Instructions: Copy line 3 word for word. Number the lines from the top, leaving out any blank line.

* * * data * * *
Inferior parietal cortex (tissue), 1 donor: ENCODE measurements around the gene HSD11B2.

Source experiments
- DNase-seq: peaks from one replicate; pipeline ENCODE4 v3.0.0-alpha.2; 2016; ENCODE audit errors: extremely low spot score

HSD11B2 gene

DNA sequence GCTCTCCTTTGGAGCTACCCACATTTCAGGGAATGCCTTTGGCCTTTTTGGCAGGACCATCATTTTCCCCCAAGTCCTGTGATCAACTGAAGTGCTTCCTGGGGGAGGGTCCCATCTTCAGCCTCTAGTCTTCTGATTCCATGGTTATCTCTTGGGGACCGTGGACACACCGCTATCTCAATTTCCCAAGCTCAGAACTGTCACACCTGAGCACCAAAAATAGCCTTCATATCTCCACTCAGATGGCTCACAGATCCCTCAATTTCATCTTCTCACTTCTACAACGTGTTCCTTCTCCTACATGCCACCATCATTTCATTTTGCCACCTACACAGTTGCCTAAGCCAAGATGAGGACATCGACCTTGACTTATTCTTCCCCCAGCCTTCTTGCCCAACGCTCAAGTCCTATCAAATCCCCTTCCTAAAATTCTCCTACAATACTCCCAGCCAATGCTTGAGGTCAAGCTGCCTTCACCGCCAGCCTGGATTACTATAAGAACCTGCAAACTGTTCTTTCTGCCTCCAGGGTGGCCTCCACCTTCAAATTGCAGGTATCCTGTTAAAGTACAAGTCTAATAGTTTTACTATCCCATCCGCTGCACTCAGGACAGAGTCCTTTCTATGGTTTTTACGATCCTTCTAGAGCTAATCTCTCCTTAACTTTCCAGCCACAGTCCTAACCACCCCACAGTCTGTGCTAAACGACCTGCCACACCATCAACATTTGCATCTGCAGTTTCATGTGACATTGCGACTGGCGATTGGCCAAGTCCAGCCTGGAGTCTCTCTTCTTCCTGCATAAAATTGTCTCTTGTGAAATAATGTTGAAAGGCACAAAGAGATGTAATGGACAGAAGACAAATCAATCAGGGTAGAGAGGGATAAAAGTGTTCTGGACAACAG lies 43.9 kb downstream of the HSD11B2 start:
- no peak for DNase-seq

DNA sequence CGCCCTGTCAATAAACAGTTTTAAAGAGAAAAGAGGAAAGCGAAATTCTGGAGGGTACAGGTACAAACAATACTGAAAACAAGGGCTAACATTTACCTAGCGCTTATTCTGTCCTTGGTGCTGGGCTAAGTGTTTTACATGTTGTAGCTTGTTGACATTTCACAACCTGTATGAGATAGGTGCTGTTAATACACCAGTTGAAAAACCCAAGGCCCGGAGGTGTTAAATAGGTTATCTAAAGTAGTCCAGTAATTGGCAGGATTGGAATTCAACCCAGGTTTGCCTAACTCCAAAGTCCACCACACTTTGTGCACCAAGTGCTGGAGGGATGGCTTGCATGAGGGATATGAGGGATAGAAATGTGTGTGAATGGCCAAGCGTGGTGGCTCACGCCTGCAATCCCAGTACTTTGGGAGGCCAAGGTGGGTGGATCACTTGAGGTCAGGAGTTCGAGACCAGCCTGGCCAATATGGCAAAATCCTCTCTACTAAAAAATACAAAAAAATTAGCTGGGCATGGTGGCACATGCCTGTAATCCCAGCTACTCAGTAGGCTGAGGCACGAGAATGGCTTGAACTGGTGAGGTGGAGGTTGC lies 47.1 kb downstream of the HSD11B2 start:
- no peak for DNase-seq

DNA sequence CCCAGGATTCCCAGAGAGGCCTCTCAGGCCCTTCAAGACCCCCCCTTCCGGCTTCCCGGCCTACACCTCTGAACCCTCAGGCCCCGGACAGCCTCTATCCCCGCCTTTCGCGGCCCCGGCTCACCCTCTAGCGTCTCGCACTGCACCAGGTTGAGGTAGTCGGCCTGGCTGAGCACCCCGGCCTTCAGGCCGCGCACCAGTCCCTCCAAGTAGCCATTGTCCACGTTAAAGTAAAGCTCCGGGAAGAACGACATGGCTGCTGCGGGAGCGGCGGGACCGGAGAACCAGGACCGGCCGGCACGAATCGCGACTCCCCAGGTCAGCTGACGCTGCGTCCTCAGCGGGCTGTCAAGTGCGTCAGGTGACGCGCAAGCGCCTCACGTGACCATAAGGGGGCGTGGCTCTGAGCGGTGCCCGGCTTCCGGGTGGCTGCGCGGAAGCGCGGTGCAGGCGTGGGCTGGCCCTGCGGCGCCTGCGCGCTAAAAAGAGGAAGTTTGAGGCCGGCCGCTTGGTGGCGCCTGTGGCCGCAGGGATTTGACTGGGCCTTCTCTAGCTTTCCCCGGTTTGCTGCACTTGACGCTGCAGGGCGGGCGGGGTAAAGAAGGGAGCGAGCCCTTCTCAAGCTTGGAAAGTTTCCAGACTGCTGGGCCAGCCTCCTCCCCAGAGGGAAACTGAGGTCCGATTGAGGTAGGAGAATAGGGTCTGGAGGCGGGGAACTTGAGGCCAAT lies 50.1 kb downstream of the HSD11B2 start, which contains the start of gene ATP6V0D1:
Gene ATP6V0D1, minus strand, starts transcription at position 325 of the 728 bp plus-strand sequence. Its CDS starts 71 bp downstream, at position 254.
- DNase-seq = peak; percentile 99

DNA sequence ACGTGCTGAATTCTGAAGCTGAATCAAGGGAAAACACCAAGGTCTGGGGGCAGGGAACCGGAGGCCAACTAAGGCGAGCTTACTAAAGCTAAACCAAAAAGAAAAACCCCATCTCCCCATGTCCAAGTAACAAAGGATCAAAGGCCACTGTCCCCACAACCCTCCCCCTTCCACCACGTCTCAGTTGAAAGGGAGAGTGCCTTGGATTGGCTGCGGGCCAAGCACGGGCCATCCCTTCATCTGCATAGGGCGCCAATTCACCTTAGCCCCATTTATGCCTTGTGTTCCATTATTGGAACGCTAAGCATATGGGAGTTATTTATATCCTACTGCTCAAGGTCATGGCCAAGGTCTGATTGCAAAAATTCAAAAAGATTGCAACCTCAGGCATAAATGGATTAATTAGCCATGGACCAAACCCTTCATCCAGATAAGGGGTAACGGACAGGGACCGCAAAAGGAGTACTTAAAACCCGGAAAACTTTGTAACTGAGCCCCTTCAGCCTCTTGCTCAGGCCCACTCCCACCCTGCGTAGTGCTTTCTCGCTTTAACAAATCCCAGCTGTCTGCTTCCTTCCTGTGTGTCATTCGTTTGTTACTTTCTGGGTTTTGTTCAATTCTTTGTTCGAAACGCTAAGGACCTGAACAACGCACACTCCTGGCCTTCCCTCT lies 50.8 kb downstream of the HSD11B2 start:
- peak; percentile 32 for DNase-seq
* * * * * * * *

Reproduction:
- DNase-seq: peaks from one replicate; pipeline ENCODE4 v3.0.0-alpha.2; 2016; ENCODE audit errors: extremely low spot score